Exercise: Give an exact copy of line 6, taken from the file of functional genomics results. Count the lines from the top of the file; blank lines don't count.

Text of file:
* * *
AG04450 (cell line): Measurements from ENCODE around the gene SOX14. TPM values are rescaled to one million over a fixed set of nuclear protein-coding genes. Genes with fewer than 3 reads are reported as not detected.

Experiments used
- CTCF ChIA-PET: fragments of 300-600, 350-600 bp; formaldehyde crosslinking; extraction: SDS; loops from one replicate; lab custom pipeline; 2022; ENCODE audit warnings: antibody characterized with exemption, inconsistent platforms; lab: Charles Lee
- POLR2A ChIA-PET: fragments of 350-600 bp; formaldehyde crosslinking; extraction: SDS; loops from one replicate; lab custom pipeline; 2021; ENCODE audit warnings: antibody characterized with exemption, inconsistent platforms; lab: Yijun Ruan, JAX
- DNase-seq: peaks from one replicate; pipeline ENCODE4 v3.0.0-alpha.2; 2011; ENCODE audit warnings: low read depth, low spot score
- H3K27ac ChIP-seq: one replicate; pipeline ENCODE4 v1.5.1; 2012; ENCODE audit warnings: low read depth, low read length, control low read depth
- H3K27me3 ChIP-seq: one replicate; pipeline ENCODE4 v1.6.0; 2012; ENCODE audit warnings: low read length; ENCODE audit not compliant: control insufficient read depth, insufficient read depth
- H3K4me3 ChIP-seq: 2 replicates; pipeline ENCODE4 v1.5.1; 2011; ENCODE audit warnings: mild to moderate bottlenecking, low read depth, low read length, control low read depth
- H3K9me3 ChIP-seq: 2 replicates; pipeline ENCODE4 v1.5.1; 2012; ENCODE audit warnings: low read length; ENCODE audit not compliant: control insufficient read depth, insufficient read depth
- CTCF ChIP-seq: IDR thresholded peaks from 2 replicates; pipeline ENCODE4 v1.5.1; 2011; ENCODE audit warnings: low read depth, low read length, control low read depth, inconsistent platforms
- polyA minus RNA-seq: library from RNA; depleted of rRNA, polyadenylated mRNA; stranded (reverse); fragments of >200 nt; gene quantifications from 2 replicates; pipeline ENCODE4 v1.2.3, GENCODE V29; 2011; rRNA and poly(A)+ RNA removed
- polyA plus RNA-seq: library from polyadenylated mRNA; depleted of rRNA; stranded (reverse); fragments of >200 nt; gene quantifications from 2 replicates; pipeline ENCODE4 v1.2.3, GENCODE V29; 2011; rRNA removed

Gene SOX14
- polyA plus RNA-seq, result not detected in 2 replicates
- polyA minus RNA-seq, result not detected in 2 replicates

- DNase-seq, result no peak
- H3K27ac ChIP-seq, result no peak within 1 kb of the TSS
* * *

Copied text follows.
- H3K27ac ChIP-seq: one replicate; pipeline ENCODE4 v1.5.1; 2012; ENCODE audit warnings: low read depth, low read length, control low read depth